The first two services available are a Clean file Metadata Exchange [PDF], to help prevent false positives in anti-malware software, and a Taggant System [PDF] to help prevent software packers from being abused.
pulitzer writes: The Toronto Public Library (the worlds largest library system) is redesigning its website and wants your ideas and opinions. This is our opportunity to ask for RSS feeds, RESTful API's, social networking features, etc. Libraries and librarians can be a conservative bunch when it comes to technology, they've been using the same one for centuries, the book, and now they need a bit of a push into the 21st century . The library as a place can be the center of a community and a place for information sharing and communal learning, we need to let the Toronto Public Library that the library web site can serve the same functions. Even if your not a Toronto resident this is important as just like most profession libraries and librarians share information and experiences and TPL as the largest of library systems has quite a voice in the community. So come on Slashdot lets give them a piece of our mind and tell them what we'd like to see. The survey is very short with ample opportunity to add fee text info.
kai6novice writes: I am a newly graduated computer science student. I am looking for some computer ebooks to read when I have free time. I want to ask slashdot reader, where is the best computer ebook store? (that have a large selection of computer ebook, and sell them in pdf format). What is the best ebook reader? Amazon kindle? 7'- 10' UMPC? 12' tablet PC? Sony ebook reader? I would like to find something that has a long battery life. So that I only need to recharge them 1 time every 2 weeks or 1.5 weeks.
n1_111 writes: "I bought my 8 year old boy a laptop for Holidays. He is also going to be sharring it with a 5 year old girl. Looking for recommendations on software that is both fun and educational, preferably open-source, and that runs on Vista, yes Vista. Thanks everyone."
Hafnia writes: I have an older machine running Debian to serve my Squeezebox and FTP. It's open to the internet for ssh and ftp. I don't really care or worry about it, but every once in a while i check the authlog and every time it's crowded with failed attempts to get in !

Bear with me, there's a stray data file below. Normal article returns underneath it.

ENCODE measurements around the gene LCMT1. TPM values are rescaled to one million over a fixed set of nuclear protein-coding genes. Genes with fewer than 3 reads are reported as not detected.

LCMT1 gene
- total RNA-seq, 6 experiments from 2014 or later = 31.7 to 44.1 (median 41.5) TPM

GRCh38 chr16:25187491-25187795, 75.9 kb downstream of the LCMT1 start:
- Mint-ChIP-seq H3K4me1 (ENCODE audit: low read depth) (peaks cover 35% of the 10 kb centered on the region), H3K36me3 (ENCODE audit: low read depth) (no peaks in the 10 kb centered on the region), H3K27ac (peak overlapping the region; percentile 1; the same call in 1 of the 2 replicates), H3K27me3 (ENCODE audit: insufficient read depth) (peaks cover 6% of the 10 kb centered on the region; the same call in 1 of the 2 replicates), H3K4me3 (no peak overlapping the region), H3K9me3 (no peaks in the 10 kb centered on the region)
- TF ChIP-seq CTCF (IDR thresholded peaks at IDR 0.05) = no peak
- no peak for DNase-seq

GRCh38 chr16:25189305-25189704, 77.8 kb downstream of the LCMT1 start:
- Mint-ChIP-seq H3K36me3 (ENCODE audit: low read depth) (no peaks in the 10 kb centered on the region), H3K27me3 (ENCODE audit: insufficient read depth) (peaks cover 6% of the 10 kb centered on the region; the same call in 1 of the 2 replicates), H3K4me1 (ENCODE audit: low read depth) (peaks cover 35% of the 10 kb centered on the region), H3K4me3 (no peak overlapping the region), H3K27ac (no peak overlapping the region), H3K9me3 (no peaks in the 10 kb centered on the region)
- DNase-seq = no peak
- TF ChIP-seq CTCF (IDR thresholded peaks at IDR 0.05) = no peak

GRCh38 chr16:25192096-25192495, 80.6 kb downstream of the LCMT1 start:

What do you do?
Ignore it ?
Report it ?
Attack it ?
And what should i do ?
I'm fairly competent with computers , but not a pro sysadmin.
Does it make sense at all to report it ?
sr8outtalotech writes: I earn my living as a Systems Administrator. Recently, I submitted my resume to several jobsites; Monster, Dice, Careerbuilder and Hotjobs to see what was out there.
What I find appalling is the overwhelming ignorance of most so called technical recruiters. I've dealt with over 25 recruiters so far and I don't think a single one could tell me the difference between a systems administrator and a network administrator.
How does the slashdot community see the difference between a network and systems administrator? In my own opinion a network administrator works with Layers 1-3 of the OSI Model and a system administrator works with Layers 4-7 with some Layer 3/4 overlap in both positions.
How do you deal with recruiters and human resources people that don't know the difference? Educate them? Politely ignore them? Tell them to stop wasting your time?
Tim Danhamn writes "SmartPlanet.com, a green-focused Web site, has put up an article about the best way to recycle your old tech, including local recycling centers and reusing old technology in other ways. I'm about to upgrade to a new PC and I have a lot of old radios, MP3 players and other electronic goods lying around the house. The article though is mostly about solutions in the UK, so I want to know - what is the best way to recycle old tech in the US?"
AllBut6 writes: I attempted to log in to my Wells Fargo online account last night and the initial page displayed a field for my username, but no field to enter my password.
After calls to Online Services I discovered that
Does anyone else think that Wells Fargo should be hosting all the components on their own site. Especially code related to collecting user signon information?
Z80xxc! writes: I was recently reading a Coding Horror post about locking your workstation. It mentions playing tricks on users who neglect to lock their computers when they leave. As someone who always locks their workstation, I was wondering what others here think about this — do you lock your workstations? Do you force users of your systems to lock theirs? And, most importantly, what kinds of pranks do you pull to give them that little reminder to lock up?
adaviel writes: "We have been having trouble with an anti-spam vendor of the genus Sphyraena. They say they are